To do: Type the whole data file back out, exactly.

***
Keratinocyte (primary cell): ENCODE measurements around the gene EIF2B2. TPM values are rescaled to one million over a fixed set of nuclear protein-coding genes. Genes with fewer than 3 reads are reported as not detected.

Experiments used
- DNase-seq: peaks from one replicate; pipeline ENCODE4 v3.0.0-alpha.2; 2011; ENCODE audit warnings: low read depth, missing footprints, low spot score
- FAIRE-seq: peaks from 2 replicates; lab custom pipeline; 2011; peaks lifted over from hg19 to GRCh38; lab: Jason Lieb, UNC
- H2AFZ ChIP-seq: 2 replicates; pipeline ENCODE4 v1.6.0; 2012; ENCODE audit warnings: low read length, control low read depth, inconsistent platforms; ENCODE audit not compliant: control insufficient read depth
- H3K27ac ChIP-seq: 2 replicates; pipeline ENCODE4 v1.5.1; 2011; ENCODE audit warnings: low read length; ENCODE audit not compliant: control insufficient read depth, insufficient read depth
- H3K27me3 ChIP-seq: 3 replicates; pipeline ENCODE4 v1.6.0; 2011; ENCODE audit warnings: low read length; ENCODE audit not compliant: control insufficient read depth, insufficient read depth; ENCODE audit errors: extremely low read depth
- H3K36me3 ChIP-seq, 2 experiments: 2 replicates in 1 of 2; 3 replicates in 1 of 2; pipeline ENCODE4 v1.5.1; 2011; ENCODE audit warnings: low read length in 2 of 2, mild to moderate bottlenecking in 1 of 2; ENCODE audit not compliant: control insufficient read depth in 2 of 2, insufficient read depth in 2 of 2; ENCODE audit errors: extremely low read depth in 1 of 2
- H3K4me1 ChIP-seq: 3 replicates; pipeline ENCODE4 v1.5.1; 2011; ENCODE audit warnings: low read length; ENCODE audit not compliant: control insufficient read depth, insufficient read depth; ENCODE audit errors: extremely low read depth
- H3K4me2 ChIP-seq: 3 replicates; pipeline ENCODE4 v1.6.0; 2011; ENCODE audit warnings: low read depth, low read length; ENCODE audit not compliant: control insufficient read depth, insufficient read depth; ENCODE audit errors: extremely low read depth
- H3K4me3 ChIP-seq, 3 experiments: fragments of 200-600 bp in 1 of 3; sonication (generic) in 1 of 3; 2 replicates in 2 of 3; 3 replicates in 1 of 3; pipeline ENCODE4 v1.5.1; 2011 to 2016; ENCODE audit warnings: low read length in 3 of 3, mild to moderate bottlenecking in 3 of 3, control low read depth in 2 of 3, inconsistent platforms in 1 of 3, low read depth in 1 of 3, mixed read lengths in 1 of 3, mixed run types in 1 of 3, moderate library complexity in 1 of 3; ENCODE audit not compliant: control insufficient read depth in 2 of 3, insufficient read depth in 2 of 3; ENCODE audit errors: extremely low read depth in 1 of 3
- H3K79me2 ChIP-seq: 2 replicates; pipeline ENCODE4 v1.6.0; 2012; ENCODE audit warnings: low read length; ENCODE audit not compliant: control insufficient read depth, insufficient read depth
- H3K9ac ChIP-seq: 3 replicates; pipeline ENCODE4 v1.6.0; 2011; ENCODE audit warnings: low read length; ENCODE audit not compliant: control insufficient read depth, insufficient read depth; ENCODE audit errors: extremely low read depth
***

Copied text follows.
Keratinocyte (primary cell): ENCODE measurements around the gene EIF2B2. TPM values are rescaled to one million over a fixed set of nuclear protein-coding genes. Genes with fewer than 3 reads are reported as not detected.

Experiments used
- DNase-seq: peaks from one replicate; pipeline ENCODE4 v3.0.0-alpha.2; 2011; ENCODE audit warnings: low read depth, missing footprints, low spot score
- FAIRE-seq: peaks from 2 replicates; lab custom pipeline; 2011; peaks lifted over from hg19 to GRCh38; lab: Jason Lieb, UNC
- H2AFZ ChIP-seq: 2 replicates; pipeline ENCODE4 v1.6.0; 2012; ENCODE audit warnings: low read length, control low read depth, inconsistent platforms; ENCODE audit not compliant: control insufficient read depth
- H3K27ac ChIP-seq: 2 replicates; pipeline ENCODE4 v1.5.1; 2011; ENCODE audit warnings: low read length; ENCODE audit not compliant: control insufficient read depth, insufficient read depth
- H3K27me3 ChIP-seq: 3 replicates; pipeline ENCODE4 v1.6.0; 2011; ENCODE audit warnings: low read length; ENCODE audit not compliant: control insufficient read depth, insufficient read depth; ENCODE audit errors: extremely low read depth
- H3K36me3 ChIP-seq, 2 experiments: 2 replicates in 1 of 2; 3 replicates in 1 of 2; pipeline ENCODE4 v1.5.1; 2011; ENCODE audit warnings: low read length in 2 of 2, mild to moderate bottlenecking in 1 of 2; ENCODE audit not compliant: control insufficient read depth in 2 of 2, insufficient read depth in 2 of 2; ENCODE audit errors: extremely low read depth in 1 of 2
- H3K4me1 ChIP-seq: 3 replicates; pipeline ENCODE4 v1.5.1; 2011; ENCODE audit warnings: low read length; ENCODE audit not compliant: control insufficient read depth, insufficient read depth; ENCODE audit errors: extremely low read depth
- H3K4me2 ChIP-seq: 3 replicates; pipeline ENCODE4 v1.6.0; 2011; ENCODE audit warnings: low read depth, low read length; ENCODE audit not compliant: control insufficient read depth, insufficient read depth; ENCODE audit errors: extremely low read depth
- H3K4me3 ChIP-seq, 3 experiments: fragments of 200-600 bp in 1 of 3; sonication (generic) in 1 of 3; 2 replicates in 2 of 3; 3 replicates in 1 of 3; pipeline ENCODE4 v1.5.1; 2011 to 2016; ENCODE audit warnings: low read length in 3 of 3, mild to moderate bottlenecking in 3 of 3, control low read depth in 2 of 3, inconsistent platforms in 1 of 3, low read depth in 1 of 3, mixed read lengths in 1 of 3, mixed run types in 1 of 3, moderate library complexity in 1 of 3; ENCODE audit not compliant: control insufficient read depth in 2 of 3, insufficient read depth in 2 of 3; ENCODE audit errors: extremely low read depth in 1 of 3
- H3K79me2 ChIP-seq: 2 replicates; pipeline ENCODE4 v1.6.0; 2012; ENCODE audit warnings: low read length; ENCODE audit not compliant: control insufficient read depth, insufficient read depth
- H3K9ac ChIP-seq: 3 replicates; pipeline ENCODE4 v1.6.0; 2011; ENCODE audit warnings: low read length; ENCODE audit not compliant: control insufficient read depth, insufficient read depth; ENCODE audit errors: extremely low read depth